Thereafter, the lender appealed to the Sixth Circuit Court of Appeals. The lender first argued that because the debtor failed to object to the lender’s proof of claim. However, the Sixth Circuit agreed with the courts below, and held that the lender forfeited this argument by failing to raise it below in a timely fashion and did so only on appeal. The Sixth Circuit emphasized that the debtor notified the lender of his objection to the lender’s claim when he filed his amended Chapter 13 plan and cited case law in support of his objection.
The lender also argued on appeal that the bankruptcy court erroneously applied Michigan law to determine the effect of the lender’s credit bid at the Michigan foreclosure sale by advertisement. According to the lender, because the promissory notes stated that they were governed by Wisconsin law, the bankruptcy court should have applied Wisconsin law. Therefore, the lender argued that the bankruptcy court erred in holding that the credit bid for the full amount of the debt extinguished a Wisconsin debt secured solely by Wisconsin real estate. Upon review of authority cited by the lender, the Sixth Circuit noted that the Wisconsin Court of Appeals has previously held that Wisconsin foreclosure proceedings are governed by Wisconsin law, regardless of the choice of law stated in a promissory note.
The Sixth Circuit also undertook a fairly comprehensive analysis of both Michigan and Wisconsin law, and concluded that regardless of which state’s law should apply to the Michigan foreclosure, the lender’s decision to bid the full amount of its debt at the Michigan foreclosure sale extinguished the entire debt. The Sixth Circuit further succinctly stated that “[t]he rule is clear in both jurisdictions that a purchaser who overbids at a sheriff’s sale based on unilateral mistake must accept the consequences of that decision, unless the purchaser can show fraud or other improper inducement in the making [sic] the bid.” Here, the lender never alleged any improper conduct or fraud by the debtor. Therefore, the Sixth Circuit agreed with the lower courts and held that the lender was precluded from executing on the Wisconsin foreclosure judgment to recover a debt that no longer exists.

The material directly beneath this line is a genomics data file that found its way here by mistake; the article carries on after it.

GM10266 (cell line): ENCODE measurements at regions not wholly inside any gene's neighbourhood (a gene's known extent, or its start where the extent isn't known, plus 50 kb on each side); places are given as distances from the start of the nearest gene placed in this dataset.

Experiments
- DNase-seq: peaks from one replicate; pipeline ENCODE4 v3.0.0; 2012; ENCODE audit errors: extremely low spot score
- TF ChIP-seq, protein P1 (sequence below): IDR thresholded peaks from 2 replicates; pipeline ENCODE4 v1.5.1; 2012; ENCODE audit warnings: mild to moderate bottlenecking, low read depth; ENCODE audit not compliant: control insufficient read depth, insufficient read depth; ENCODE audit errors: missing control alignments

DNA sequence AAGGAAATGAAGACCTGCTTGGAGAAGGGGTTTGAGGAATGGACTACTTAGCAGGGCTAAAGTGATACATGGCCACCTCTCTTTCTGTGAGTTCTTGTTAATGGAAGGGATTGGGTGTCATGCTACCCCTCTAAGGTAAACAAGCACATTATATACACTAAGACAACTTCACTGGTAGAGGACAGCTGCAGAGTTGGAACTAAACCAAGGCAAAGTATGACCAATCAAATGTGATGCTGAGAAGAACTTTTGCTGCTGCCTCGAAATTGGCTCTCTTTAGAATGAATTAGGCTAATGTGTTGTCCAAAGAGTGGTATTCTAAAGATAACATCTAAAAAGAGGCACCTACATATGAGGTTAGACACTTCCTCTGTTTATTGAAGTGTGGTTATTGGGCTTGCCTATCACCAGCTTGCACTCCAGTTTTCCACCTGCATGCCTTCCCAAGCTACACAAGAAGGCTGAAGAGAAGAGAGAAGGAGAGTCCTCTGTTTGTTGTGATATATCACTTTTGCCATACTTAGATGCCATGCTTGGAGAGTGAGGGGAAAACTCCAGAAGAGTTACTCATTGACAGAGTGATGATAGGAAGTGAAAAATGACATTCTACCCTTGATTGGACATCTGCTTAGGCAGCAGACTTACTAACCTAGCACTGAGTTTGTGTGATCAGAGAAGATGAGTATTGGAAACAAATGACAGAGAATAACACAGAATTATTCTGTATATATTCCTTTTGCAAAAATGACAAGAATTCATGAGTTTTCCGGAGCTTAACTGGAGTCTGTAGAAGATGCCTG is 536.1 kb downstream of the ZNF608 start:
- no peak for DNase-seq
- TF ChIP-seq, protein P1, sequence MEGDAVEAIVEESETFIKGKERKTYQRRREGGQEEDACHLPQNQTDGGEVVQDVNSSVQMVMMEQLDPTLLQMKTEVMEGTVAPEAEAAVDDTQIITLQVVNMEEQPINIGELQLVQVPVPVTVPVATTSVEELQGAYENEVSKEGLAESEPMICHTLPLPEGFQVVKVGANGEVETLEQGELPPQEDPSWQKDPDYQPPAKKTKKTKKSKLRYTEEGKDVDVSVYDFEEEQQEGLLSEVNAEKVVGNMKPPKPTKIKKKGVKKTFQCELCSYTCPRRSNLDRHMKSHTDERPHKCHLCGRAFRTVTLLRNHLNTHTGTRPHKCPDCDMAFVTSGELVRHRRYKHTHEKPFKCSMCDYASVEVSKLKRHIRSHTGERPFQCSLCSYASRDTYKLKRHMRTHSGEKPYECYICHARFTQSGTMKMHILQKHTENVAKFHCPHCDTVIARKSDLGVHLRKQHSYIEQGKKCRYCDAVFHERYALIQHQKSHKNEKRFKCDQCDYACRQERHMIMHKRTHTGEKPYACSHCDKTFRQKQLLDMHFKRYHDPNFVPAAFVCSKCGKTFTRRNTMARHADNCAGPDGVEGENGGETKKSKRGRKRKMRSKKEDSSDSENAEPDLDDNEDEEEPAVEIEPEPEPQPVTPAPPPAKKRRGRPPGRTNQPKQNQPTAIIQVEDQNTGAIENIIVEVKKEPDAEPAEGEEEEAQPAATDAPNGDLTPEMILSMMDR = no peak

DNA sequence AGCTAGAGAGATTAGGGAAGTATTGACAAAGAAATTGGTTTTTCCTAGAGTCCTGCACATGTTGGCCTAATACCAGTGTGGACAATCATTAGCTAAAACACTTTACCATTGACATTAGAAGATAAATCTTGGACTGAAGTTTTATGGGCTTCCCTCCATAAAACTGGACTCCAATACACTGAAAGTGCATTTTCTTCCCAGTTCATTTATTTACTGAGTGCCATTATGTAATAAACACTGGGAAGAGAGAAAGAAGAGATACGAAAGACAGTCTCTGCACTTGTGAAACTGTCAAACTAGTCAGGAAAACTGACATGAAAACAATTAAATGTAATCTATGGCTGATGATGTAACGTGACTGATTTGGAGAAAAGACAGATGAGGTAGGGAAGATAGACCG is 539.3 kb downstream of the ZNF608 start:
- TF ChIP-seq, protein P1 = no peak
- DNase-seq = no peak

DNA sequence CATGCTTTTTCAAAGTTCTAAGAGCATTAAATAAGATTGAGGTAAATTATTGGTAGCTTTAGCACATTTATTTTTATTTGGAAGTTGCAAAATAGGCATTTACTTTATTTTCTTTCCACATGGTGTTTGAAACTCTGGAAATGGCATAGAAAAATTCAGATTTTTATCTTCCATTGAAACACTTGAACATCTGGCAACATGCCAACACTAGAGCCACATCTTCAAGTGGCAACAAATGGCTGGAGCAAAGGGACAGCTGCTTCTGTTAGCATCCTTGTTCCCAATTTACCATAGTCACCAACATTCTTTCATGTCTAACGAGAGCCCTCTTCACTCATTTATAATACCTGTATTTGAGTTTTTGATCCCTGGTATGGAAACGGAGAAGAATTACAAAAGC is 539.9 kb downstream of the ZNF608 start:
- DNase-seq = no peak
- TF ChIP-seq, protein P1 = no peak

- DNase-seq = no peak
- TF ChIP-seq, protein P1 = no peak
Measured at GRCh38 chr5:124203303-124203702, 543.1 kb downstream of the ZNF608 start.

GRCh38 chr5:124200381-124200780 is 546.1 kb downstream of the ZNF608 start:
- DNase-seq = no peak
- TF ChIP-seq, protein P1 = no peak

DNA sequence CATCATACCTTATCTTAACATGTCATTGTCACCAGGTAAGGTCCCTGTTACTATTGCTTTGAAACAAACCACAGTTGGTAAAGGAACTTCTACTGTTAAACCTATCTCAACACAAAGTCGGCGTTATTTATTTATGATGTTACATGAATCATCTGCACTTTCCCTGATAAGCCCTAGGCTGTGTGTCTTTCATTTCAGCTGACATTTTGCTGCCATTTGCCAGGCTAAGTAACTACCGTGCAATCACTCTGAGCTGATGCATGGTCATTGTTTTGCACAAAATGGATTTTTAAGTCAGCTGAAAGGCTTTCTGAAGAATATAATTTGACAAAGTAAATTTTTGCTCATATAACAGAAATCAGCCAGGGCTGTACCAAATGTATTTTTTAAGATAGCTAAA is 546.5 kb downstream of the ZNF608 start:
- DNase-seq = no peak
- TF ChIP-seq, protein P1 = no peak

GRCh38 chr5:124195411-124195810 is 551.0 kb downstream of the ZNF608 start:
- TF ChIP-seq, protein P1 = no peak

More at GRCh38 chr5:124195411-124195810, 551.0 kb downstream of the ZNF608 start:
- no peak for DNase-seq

The lender, not to be deterred, next argued that it was improper for the bankruptcy court to determine whether the entire debt was extinguished. Instead, the lender asserted that the bankruptcy court should have granted the lender relief from the automatic stay to allow the lender to attempt to set aside the Michigan foreclosure and to request the Wisconsin state court to determine the effects of the Michigan foreclosure on the Wisconsin foreclosure judgment. The Sixth Circuit disagreed. First, the Sixth Circuit reiterated that the lender must bear the burden of its own negligence. Second, the Sixth Circuit noted that even if the lender were permitted to present its arguments to the Wisconsin state court, the lender could not present any issue concerning judicial confirmation of the Michigan foreclosure sale because the Michigan proceeding was a foreclosure by advertisement, not a judicial foreclosure. Accordingly, the Sixth Circuit determined that court confirmation of the sale was not relevant. Moreover, the Sixth Circuit recognized that Wisconsin courts, like Michigan courts, require a lender to face the consequences of its own mistake with respect to the purchase price at a foreclosure sale.
Finally, the Sixth Circuit discarded the lender’s argument that the bankruptcy court violated its procedural and substantive due process rights.
Lenders should undertake a considerable amount of due diligence prior to any foreclosure sales to ensure that the any credit bid can be justified based on an appraisal and any other relevant information (e.g., brokers’ opinions of value and environmental audits). Where lenders have multiple properties subject to mortgages in their favor and make a low ball bid, those lenders should be prepared to forfeit their rights to additional collateral and lose any deficiency claim against the mortgagor and any guarantors.